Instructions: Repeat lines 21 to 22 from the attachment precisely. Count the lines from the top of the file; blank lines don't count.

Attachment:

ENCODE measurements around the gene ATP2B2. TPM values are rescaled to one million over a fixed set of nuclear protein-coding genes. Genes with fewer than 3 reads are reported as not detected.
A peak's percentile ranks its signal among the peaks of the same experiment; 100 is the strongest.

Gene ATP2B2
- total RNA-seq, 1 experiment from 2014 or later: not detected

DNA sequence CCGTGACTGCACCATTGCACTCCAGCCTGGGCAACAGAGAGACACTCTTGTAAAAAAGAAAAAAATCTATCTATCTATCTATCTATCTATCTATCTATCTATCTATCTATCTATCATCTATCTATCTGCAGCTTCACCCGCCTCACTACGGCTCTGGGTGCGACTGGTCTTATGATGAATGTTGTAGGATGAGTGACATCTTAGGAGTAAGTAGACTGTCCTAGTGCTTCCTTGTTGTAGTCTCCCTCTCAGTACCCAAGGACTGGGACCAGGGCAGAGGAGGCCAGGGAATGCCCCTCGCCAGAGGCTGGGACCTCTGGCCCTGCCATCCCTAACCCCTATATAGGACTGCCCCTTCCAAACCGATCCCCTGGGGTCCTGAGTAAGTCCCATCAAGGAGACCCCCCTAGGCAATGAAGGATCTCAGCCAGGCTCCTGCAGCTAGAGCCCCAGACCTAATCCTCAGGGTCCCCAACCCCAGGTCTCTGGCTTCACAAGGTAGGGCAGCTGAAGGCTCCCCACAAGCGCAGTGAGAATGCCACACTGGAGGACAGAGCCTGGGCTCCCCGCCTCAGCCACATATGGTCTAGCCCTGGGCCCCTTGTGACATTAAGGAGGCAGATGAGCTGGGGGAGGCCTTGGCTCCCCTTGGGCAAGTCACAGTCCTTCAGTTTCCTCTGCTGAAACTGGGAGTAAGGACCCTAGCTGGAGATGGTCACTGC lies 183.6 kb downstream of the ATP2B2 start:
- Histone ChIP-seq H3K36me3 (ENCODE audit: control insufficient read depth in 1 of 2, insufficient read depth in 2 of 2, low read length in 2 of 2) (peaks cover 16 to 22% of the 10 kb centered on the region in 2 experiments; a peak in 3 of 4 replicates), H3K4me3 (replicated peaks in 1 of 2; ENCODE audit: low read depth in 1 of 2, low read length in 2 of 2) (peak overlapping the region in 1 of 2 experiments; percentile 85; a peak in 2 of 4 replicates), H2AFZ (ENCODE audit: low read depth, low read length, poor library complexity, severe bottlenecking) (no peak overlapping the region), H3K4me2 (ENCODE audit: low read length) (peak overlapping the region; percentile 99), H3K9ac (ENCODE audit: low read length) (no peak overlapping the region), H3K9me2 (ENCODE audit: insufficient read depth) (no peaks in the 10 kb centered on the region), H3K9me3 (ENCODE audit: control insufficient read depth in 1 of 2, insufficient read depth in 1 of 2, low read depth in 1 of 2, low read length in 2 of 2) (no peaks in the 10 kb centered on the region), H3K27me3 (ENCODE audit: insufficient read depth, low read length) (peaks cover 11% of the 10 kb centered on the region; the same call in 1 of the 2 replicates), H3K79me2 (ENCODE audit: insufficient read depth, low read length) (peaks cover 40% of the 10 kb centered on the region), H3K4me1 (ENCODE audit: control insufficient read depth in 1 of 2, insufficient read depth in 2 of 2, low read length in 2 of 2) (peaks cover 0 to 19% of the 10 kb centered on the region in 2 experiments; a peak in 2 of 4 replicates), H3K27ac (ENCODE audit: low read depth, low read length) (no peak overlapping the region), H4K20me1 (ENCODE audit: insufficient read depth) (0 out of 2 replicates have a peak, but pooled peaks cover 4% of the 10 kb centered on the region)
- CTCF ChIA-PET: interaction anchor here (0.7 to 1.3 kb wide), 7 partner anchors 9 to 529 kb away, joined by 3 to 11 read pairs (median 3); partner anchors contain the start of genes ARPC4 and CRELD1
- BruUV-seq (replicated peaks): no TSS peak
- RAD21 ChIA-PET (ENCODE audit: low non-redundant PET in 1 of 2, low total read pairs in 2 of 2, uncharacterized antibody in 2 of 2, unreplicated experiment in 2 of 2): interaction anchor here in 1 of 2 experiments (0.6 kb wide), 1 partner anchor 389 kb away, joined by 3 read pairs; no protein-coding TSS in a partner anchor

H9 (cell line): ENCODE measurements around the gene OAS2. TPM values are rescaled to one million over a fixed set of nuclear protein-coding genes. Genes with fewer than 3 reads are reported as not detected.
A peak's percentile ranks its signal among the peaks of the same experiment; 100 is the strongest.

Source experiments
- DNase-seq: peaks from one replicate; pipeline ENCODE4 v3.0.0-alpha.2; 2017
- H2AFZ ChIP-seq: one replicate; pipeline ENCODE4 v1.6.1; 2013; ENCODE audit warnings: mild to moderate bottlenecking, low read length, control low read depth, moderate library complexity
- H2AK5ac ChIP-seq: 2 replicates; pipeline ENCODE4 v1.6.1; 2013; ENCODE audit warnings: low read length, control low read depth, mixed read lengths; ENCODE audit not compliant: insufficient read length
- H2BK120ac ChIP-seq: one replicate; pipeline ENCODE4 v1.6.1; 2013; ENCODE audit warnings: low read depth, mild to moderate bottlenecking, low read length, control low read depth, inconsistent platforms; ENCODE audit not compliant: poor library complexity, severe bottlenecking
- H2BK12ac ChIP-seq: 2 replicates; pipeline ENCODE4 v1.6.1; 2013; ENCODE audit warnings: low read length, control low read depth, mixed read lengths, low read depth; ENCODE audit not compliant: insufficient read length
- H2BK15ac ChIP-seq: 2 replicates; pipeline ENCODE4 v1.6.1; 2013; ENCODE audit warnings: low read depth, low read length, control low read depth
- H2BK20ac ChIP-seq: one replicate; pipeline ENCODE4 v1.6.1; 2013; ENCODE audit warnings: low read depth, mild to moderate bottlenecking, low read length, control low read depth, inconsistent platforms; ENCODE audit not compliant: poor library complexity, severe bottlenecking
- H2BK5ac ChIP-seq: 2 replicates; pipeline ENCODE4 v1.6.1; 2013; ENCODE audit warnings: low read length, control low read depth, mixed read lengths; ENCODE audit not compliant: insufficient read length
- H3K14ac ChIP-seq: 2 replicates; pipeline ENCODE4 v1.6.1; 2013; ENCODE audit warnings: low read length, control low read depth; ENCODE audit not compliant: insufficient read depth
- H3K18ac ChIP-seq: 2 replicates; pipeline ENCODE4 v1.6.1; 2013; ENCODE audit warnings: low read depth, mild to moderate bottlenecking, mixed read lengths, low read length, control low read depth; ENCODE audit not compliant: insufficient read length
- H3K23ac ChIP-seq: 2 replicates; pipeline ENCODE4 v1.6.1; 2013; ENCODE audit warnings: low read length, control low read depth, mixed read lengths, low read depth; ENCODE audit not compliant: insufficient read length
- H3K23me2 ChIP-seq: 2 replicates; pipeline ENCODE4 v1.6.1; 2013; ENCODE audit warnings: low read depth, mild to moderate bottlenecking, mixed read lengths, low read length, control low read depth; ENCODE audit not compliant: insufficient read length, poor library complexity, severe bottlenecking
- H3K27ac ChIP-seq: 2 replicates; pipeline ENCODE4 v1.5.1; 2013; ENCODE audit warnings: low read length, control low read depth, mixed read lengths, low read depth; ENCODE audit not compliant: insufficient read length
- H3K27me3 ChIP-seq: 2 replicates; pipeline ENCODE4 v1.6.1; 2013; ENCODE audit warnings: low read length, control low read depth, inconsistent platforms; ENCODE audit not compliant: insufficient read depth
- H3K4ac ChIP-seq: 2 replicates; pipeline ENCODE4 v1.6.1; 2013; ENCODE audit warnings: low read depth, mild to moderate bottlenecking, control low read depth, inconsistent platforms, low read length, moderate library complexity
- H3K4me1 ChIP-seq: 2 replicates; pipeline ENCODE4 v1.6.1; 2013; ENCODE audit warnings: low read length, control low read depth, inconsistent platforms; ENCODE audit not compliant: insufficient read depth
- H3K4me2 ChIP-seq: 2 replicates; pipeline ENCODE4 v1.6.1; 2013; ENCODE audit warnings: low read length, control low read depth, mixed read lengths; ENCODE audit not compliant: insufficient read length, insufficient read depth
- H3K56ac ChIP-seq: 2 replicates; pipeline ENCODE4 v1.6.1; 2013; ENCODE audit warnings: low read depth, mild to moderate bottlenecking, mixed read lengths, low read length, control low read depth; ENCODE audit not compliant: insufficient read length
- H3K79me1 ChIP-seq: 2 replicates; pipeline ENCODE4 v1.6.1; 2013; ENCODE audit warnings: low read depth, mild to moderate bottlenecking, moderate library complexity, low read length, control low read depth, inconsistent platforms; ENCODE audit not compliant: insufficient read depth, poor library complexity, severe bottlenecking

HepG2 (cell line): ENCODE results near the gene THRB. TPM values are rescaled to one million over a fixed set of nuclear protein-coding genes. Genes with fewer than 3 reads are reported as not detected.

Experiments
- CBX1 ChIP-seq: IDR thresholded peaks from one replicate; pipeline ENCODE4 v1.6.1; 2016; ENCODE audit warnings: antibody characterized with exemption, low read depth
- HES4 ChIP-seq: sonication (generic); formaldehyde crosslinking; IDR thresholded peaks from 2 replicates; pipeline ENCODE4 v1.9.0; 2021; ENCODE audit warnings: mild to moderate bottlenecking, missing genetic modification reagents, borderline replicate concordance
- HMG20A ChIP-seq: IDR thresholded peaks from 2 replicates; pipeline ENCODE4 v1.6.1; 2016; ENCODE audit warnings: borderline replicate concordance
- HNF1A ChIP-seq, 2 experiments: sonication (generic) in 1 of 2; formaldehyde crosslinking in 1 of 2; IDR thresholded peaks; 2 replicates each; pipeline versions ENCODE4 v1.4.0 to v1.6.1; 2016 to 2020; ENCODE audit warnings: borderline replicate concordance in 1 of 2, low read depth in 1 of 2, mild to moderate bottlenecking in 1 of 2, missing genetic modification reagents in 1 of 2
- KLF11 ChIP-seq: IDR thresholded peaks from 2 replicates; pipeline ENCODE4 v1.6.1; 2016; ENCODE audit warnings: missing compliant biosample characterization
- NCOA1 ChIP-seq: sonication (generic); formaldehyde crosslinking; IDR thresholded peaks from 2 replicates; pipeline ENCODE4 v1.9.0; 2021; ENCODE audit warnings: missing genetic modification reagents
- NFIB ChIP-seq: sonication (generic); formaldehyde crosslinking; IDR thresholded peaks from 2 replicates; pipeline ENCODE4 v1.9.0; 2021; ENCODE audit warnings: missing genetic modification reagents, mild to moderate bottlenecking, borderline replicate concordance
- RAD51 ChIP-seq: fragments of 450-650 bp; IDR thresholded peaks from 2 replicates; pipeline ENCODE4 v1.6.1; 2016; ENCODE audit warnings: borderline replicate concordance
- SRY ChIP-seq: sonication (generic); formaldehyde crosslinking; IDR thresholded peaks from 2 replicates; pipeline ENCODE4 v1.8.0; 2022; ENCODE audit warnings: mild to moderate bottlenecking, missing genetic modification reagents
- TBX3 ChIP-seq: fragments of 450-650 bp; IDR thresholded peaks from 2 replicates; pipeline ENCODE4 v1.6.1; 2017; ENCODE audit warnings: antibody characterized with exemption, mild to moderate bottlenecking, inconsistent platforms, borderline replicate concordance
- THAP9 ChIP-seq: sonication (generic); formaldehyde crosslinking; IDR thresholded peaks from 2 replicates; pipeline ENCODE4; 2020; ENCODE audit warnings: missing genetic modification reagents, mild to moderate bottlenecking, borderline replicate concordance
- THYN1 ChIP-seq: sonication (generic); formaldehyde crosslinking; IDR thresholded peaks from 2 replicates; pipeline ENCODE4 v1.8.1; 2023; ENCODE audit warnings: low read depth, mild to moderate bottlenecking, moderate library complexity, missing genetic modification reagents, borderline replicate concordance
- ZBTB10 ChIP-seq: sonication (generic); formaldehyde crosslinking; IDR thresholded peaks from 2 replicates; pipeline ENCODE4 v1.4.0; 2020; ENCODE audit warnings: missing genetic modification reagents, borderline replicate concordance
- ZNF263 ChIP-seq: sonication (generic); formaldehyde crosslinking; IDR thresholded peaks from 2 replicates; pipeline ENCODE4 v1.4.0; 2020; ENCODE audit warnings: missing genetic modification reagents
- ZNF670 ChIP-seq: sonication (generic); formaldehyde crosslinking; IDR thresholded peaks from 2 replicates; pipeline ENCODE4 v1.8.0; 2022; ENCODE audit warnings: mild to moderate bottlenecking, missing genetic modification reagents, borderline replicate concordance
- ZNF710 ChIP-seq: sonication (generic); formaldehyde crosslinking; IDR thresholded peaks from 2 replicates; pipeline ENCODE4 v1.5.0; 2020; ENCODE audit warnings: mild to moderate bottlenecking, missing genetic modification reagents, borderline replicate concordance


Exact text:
- H3K14ac ChIP-seq: 2 replicates; pipeline ENCODE4 v1.6.1; 2013; ENCODE audit warnings: low read length, control low read depth; ENCODE audit not compliant: insufficient read depth
- H3K18ac ChIP-seq: 2 replicates; pipeline ENCODE4 v1.6.1; 2013; ENCODE audit warnings: low read depth, mild to moderate bottlenecking, mixed read lengths, low read length, control low read depth; ENCODE audit not compliant: insufficient read length